Bel Aire nurse convicted of fraudulent Medicaid billing of more than $700,000
05/31/2013 2:54 PM
08/08/2014 10:17 AM
A Bel Aire nurse was convicted Friday on multiple charges related to a scheme that included fraudulent Medicaid billing of more than $700,000.
Caela M. White-Kinchion, 48, was convicted by a Wichita jury in U.S. District Court of one count of conspiracy to commit health care fraud and 11 counts of health care fraud, Kansas Attorney General Derek Schmidt said. All charges were felonies.
She was acquitted on one additional count of health care fraud. Her sentencing is set for 10 a.m. Aug. 26. The U.S. Attorney’s and Kansas Attorney General’s offices prosecuted the case.
White-Kinchion was a co-conspirator in a scheme to bill Kansas Medicaid for health care services that were never provided. The 11 guilty counts of health care fraud included fraudulent billing amounts in excess of $700,000.
She was employed as a nurse at ProActive Health Care, which was owned by Gerard Lessard and his wife, Betty. The three were part of a joint investigation.
The Lessards were prosecuted by the U.S. Attorney’s Office for filing false tax returns in 2004.
In December, Betty Lessard, Wichita, was sentenced to a year of supervised release after pleading guilty in June 2012 to filing false tax returns. She was ordered to pay $692,615 in restitution.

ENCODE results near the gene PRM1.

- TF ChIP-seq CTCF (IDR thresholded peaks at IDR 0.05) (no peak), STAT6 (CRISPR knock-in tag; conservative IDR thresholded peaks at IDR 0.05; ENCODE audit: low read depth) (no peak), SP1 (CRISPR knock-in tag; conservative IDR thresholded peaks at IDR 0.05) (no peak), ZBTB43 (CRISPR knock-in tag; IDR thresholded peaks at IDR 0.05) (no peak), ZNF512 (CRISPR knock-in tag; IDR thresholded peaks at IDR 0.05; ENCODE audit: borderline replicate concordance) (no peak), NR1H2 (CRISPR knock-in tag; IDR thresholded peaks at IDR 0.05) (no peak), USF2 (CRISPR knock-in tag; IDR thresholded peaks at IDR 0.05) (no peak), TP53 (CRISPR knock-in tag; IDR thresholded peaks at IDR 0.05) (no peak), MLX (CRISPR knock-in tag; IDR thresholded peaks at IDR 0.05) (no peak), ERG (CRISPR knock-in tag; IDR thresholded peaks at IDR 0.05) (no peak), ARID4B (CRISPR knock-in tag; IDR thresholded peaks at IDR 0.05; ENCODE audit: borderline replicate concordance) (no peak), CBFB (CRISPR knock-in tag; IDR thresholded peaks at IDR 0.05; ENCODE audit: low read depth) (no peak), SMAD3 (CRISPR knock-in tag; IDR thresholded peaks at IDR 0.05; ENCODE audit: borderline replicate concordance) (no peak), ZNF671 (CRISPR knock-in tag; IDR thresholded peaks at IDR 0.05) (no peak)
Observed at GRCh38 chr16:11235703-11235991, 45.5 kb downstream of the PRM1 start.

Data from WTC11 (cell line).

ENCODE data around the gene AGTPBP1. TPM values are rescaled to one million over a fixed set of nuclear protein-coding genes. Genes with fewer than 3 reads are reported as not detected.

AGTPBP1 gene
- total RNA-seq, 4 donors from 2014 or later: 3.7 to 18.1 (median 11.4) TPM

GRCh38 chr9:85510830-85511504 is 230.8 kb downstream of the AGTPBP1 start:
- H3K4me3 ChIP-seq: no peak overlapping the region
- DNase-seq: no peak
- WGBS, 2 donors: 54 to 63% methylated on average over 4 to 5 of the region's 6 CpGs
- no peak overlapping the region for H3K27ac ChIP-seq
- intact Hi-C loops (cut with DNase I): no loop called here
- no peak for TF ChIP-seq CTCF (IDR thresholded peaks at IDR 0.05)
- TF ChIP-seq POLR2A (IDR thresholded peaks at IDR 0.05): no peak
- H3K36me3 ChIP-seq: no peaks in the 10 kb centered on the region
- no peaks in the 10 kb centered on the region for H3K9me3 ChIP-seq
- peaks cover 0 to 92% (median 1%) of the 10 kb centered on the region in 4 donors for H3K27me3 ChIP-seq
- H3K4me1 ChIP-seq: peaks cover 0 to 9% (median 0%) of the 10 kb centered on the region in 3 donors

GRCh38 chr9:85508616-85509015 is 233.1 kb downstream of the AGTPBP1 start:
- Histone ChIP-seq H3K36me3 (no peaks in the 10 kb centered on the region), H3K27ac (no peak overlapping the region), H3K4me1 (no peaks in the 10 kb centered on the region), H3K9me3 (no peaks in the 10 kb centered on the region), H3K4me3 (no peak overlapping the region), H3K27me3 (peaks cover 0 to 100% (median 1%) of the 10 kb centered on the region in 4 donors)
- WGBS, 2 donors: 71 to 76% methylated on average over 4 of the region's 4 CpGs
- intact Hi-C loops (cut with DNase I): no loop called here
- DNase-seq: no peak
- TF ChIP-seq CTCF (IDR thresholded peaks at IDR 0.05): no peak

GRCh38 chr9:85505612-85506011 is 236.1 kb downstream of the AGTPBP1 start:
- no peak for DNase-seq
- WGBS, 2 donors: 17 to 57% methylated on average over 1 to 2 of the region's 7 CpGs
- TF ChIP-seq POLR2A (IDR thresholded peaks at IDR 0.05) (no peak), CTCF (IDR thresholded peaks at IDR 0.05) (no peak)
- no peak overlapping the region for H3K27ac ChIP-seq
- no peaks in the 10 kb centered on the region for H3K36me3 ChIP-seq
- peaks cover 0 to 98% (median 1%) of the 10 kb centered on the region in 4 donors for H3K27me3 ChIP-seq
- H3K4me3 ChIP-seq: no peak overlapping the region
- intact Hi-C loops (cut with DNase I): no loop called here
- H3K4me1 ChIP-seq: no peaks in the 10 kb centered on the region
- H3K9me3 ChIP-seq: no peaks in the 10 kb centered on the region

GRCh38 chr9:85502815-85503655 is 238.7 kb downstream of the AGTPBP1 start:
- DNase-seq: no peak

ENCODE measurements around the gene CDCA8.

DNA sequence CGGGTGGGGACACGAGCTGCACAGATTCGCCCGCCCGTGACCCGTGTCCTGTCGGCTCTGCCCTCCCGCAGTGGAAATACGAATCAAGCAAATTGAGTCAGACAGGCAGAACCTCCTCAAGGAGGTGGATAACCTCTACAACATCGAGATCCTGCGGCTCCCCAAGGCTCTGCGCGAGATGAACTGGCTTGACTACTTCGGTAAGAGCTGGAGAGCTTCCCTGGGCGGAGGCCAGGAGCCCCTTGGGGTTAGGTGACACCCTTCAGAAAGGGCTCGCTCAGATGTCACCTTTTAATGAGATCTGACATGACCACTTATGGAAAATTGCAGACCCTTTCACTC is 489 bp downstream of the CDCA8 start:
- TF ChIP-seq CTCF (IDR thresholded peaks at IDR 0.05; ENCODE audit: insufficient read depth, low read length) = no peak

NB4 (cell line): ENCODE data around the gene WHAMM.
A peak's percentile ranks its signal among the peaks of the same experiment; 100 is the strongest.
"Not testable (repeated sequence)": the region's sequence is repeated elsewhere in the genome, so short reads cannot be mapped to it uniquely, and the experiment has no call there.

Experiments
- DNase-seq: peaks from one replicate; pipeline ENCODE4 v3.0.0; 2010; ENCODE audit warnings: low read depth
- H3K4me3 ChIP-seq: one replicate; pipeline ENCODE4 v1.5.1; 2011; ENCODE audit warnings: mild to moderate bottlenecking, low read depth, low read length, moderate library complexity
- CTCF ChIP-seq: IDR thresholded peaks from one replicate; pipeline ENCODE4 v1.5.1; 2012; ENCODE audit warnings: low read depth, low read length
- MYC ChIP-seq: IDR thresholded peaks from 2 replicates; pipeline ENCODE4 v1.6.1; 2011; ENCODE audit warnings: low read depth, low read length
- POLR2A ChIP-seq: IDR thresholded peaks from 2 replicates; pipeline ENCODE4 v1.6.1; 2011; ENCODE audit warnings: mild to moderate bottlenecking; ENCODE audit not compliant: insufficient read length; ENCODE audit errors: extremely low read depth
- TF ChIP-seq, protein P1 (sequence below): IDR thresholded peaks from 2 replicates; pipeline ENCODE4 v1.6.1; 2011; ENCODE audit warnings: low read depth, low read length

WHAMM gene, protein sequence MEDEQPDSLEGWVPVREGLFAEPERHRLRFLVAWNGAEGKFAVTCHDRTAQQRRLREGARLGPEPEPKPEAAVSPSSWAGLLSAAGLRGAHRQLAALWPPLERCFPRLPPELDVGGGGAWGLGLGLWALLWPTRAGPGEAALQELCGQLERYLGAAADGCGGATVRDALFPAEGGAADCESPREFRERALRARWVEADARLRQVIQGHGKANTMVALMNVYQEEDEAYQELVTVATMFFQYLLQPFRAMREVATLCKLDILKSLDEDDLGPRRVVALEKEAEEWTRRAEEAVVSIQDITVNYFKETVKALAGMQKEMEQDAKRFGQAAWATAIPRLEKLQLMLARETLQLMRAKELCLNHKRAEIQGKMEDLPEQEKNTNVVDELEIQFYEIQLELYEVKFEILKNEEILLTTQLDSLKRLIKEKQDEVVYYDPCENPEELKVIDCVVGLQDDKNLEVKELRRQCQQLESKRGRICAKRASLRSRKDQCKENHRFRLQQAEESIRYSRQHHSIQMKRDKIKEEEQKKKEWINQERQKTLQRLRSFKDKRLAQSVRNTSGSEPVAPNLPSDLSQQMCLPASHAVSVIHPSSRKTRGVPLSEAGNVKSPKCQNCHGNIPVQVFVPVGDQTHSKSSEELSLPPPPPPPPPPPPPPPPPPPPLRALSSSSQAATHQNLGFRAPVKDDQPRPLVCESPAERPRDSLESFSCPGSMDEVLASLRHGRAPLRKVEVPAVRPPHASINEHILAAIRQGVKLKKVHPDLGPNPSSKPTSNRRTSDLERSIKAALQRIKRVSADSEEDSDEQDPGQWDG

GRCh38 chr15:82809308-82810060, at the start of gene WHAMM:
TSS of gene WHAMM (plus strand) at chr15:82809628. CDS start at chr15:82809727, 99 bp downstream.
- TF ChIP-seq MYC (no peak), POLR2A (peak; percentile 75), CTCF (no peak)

In September, Gerard Lessard, Wichita, was sentenced to six months of community confinement followed by six months of in-home detention with electronic monitoring after pleading guilty to filing a false tax return. He was ordered to pay $692,415 in restitution.
The couple originally faced additional charges of filing false returns for 2002, 2003 and 2005 that underreported an additional $2.63 million. Those charges were dismissed.
According to court documents, ProActive was one of the largest home health agencies in Kansas and received more money from Kansas Medicaid in 2004, 2005 and 2006 than any of its competitors. The Lessards previously agreed to settle a false claims act and civil forfeiture action that began in 2011 when a federal agent filed an affidavit alleging ProActive submitted false claims to Medicaid totaling more than $38 million.